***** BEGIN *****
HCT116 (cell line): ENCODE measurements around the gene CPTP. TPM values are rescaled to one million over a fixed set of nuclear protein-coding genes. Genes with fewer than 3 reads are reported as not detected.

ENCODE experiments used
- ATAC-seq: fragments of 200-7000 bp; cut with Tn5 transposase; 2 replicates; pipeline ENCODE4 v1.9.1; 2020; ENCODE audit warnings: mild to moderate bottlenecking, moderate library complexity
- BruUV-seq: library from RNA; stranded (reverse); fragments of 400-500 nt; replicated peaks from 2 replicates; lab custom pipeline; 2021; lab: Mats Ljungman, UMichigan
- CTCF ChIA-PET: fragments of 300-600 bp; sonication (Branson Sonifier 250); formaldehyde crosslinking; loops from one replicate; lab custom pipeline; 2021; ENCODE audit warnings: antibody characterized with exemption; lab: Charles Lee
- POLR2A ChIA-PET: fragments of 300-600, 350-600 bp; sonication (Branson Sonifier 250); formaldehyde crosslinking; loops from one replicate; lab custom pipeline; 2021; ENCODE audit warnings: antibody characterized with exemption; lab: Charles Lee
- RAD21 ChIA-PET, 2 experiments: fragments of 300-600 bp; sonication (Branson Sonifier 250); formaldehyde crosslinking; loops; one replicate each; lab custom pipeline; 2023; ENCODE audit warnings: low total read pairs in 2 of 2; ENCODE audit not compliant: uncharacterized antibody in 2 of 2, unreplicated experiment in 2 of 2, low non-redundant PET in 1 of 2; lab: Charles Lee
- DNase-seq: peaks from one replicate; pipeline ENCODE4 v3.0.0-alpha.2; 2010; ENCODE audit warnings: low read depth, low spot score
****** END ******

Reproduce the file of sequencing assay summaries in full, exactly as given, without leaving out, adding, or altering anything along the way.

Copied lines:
HCT116 (cell line): ENCODE measurements around the gene CPTP. TPM values are rescaled to one million over a fixed set of nuclear protein-coding genes. Genes with fewer than 3 reads are reported as not detected.

ENCODE experiments used
- ATAC-seq: fragments of 200-7000 bp; cut with Tn5 transposase; 2 replicates; pipeline ENCODE4 v1.9.1; 2020; ENCODE audit warnings: mild to moderate bottlenecking, moderate library complexity
- BruUV-seq: library from RNA; stranded (reverse); fragments of 400-500 nt; replicated peaks from 2 replicates; lab custom pipeline; 2021; lab: Mats Ljungman, UMichigan
- CTCF ChIA-PET: fragments of 300-600 bp; sonication (Branson Sonifier 250); formaldehyde crosslinking; loops from one replicate; lab custom pipeline; 2021; ENCODE audit warnings: antibody characterized with exemption; lab: Charles Lee
- POLR2A ChIA-PET: fragments of 300-600, 350-600 bp; sonication (Branson Sonifier 250); formaldehyde crosslinking; loops from one replicate; lab custom pipeline; 2021; ENCODE audit warnings: antibody characterized with exemption; lab: Charles Lee
- RAD21 ChIA-PET, 2 experiments: fragments of 300-600 bp; sonication (Branson Sonifier 250); formaldehyde crosslinking; loops; one replicate each; lab custom pipeline; 2023; ENCODE audit warnings: low total read pairs in 2 of 2; ENCODE audit not compliant: uncharacterized antibody in 2 of 2, unreplicated experiment in 2 of 2, low non-redundant PET in 1 of 2; lab: Charles Lee
- DNase-seq: peaks from one replicate; pipeline ENCODE4 v3.0.0-alpha.2; 2010; ENCODE audit warnings: low read depth, low spot score